Explainability hurdles surrounding the application of neural networks in credit risk

Explainability hurdles surrounding the application of neural networks in credit risk

Widespread adoption of deep learning models in highly regulated fields such as medicine and finance has been stalled by the lack of explainability.

In fact, the high nonlinearity and complex mathematics of these “black box” models are an obstacle for financial institutions, who need to comply with rigorous regulatory standards.

Algoritmica’s aim is to provide banks and other financial institutions with a viable explainability functionality within its core product – DeepLoans – that does not compromise the usability and accuracy of the models.

The Basics: How Do Machines Learn?

Machine models learn by reducing the error over a specific objective function. It is thus important that the objective function accurately reflects the business problem. Then, by computing the loss function to measure the amount of error of the model, it will prove the model’s effectiveness.

Why explainability is crucial when it comes to credit decisions

Just as a doctor would not prescribe any personalised therapy based on a model’s unexplainable suggestions, a credit risk officer should not make repetitive decisions based on these same conclusions.

As the whole point of these explainability techniques is to understand the reasons behind a machine’s decision, we must first and foremost understand the dynamics behind how the techniques work. Otherwise, we base our assumptions on falsehoods.

“Indirect” Explainability Techniques 

The most commonly used explainability techniques to this date can be classified as “Indirect”: after training, models are opened up to observe the status of the internal parameters that were formed during training.

 

A few examples:

  1. Neural Activity Analysis – based on the visualisation of neuron activity that can give a general overview on how the information propagates inside the network.
  2. Layer-wise Stratification Analysis – can be performed by using Principal Component Analysis (PCA) on the outputs of each layer of a model. In this way, one can reduce the multidimensional space of the output down to three main dimensions that can be visualised. Furthermore, one can also perform unsupervised clustering to observe the groups that the model has spotted in each internal layer. For instance, each group could represent a different country, which would mean that a particular layer is learning by geography.
  3. Loss analysis over features elimination – can be performed by removing one feature of a group of features from the training procedure in order to see how much the model error increases, and in this way assess the importance of the missing variable or group of variables. 

Despite delivering relatively promising results, these techniques can be considered obsolete.

The main problem with these techniques is that they can only provide a general overview of what was learned during training and highlight the most important variables that were used –  and what was learned may not be fully applicable in prediction (i.e. unseen data).

“Direct” Explainability Techniques

Direct explainability techniques look at what the network does WHILE it predicts. In particular, we found the Temporal Fusion Transformer (TFT) model introduced by Bryan Lim (University of Oxford), Nicolas Loeff, Sercan Arik and Tomas Pfister (Google Cloud AI) quite enlightening.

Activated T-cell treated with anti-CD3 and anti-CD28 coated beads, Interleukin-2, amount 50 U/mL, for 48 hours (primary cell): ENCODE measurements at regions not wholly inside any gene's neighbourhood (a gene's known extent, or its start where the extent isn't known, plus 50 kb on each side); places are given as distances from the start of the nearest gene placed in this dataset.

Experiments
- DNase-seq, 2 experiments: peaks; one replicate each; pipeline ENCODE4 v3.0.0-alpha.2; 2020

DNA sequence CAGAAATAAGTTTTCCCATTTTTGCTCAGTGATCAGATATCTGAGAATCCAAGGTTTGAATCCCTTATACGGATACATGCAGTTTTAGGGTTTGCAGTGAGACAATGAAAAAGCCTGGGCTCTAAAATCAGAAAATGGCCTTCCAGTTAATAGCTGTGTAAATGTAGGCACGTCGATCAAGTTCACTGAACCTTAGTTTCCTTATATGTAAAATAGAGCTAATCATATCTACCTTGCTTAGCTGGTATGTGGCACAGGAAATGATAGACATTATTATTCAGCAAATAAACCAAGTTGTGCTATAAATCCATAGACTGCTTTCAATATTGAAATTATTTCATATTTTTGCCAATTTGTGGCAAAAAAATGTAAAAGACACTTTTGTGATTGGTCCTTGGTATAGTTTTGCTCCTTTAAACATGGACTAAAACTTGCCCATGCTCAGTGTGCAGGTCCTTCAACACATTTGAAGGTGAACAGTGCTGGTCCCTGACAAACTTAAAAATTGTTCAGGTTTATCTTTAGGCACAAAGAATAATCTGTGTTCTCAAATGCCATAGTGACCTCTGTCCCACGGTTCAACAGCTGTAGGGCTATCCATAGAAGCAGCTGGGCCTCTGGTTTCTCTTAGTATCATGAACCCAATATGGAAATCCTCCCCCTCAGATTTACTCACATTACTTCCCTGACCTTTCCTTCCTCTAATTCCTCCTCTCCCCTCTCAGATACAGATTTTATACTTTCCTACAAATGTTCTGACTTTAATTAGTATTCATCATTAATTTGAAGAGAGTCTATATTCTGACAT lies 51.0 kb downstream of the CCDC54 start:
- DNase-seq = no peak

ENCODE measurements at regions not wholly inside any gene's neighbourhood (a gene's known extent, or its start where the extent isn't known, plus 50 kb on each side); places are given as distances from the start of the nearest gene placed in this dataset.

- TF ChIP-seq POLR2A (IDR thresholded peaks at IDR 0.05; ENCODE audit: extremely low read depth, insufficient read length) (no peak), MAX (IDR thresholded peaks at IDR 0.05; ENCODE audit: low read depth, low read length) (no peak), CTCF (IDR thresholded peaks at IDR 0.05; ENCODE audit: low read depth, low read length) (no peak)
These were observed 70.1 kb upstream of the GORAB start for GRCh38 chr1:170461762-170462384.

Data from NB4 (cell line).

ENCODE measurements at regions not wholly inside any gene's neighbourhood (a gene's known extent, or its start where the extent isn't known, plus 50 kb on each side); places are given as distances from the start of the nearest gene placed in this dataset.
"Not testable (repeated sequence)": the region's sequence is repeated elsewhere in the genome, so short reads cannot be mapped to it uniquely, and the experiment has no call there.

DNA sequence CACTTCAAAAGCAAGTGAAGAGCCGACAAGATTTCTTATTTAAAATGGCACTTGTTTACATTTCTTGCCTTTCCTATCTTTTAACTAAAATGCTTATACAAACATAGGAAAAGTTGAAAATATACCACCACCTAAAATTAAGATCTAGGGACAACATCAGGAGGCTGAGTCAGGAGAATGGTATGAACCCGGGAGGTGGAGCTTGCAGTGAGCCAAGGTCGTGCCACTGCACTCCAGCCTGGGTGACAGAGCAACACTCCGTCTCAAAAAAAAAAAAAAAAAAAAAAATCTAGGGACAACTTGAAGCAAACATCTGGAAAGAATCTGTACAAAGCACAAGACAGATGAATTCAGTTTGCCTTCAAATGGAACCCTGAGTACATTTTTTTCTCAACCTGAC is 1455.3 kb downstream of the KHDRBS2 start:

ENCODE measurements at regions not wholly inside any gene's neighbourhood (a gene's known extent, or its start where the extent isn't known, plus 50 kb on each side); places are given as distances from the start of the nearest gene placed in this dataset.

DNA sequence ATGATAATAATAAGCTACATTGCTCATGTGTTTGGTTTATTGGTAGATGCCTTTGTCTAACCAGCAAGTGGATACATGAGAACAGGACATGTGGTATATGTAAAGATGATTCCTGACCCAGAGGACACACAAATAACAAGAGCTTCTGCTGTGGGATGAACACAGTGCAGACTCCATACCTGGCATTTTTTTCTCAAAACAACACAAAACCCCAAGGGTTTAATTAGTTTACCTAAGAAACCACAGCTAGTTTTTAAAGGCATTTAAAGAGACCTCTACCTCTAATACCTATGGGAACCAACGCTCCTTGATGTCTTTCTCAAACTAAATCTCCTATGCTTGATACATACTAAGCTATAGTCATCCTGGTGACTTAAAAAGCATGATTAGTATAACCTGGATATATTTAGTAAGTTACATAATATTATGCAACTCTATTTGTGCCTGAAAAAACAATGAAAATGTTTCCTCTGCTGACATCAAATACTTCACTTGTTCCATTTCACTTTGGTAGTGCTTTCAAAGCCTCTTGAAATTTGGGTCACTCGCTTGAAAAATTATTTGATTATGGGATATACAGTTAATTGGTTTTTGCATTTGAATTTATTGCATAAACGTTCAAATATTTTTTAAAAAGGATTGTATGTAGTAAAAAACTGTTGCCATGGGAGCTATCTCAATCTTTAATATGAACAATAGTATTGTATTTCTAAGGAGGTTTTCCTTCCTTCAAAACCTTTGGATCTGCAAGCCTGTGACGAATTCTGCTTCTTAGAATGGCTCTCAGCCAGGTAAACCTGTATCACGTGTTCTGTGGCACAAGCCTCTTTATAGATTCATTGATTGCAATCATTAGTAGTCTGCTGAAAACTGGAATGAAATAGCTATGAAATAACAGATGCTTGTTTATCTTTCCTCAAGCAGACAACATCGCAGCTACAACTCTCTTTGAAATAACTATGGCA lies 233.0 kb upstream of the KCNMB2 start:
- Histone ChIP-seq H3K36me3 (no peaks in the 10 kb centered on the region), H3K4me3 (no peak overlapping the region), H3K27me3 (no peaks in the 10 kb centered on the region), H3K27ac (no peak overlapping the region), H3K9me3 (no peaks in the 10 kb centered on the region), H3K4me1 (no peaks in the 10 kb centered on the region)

They presented TFT as a novel attention-based deep neural network model for interpretable high-performance multi-horizon time series forecasting.

The concept of attention is central. It is the same as when someone watches a film. In a moment of nearly no action and absence of important information, not much attention is paid. However, at the introduction of details that are crucial to the understanding of the plot, one’s pupils enlarge. 

That enlarged pupil is the equivalent of the spike in the graph above. One can quite literally see what the machine is looking at

In fact, by analysing the components of the TFT attention layers, one can interpret the general relationships the TFT has learned and

  1. Examine the importance of each input variable in prediction; 
  2. Visualise persistent temporal patterns; 
  3. Identify any regimes or events that lead to significant changes in temporal dynamics. 

In fact, attention-based models provide both perspectives: direct and indirect. And this is key because, as we said, indirect techniques can only provide a general overview of what was learned during training and which were the most important variables that were used. But these rules may not be fully applicable in prediction. Direct techniques, on the other hand, can directly highlight those variables in real-time using specific client data, which is typically different from training data.

A new attention mechanism for DeepLoans?

The initial hypothesis was that this technique could fit well within our domain, i.e. SMEs and consumer lending. After a few tests, it became clear that TFT could help us achieve state-of-the-art forecasting performance.

We are currently experimenting with multi-head attention architecture on a bigger portion of European DataWarehouse database and plan to make available a new set of models for our clients using DeepLoans in the near future.

To summarise, using deep learning models without sufficient explainability is like running down a road with a blindfold on, with no sense of direction and having no idea if there is a cliff up ahead.

Explainability helps financial institutions take the blindfold off.